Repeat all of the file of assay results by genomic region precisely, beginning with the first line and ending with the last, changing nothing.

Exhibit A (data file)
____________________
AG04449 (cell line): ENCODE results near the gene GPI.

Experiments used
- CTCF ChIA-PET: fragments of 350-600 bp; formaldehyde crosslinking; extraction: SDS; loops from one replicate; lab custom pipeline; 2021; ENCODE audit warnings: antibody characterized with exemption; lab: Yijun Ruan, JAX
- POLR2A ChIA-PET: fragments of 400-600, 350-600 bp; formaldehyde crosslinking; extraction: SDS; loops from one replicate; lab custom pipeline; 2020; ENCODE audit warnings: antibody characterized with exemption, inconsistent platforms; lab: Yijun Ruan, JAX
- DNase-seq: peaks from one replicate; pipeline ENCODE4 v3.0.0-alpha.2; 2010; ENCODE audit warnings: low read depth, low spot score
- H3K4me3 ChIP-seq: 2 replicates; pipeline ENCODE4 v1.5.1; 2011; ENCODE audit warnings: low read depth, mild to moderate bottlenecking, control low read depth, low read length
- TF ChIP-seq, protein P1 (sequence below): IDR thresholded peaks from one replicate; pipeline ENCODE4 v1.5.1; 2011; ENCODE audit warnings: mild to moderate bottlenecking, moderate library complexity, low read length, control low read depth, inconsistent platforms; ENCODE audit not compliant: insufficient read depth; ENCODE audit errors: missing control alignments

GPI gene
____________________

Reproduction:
AG04449 (cell line): ENCODE results near the gene GPI.

Experiments used
- CTCF ChIA-PET: fragments of 350-600 bp; formaldehyde crosslinking; extraction: SDS; loops from one replicate; lab custom pipeline; 2021; ENCODE audit warnings: antibody characterized with exemption; lab: Yijun Ruan, JAX
- POLR2A ChIA-PET: fragments of 400-600, 350-600 bp; formaldehyde crosslinking; extraction: SDS; loops from one replicate; lab custom pipeline; 2020; ENCODE audit warnings: antibody characterized with exemption, inconsistent platforms; lab: Yijun Ruan, JAX
- DNase-seq: peaks from one replicate; pipeline ENCODE4 v3.0.0-alpha.2; 2010; ENCODE audit warnings: low read depth, low spot score
- H3K4me3 ChIP-seq: 2 replicates; pipeline ENCODE4 v1.5.1; 2011; ENCODE audit warnings: low read depth, mild to moderate bottlenecking, control low read depth, low read length
- TF ChIP-seq, protein P1 (sequence below): IDR thresholded peaks from one replicate; pipeline ENCODE4 v1.5.1; 2011; ENCODE audit warnings: mild to moderate bottlenecking, moderate library complexity, low read length, control low read depth, inconsistent platforms; ENCODE audit not compliant: insufficient read depth; ENCODE audit errors: missing control alignments

GPI gene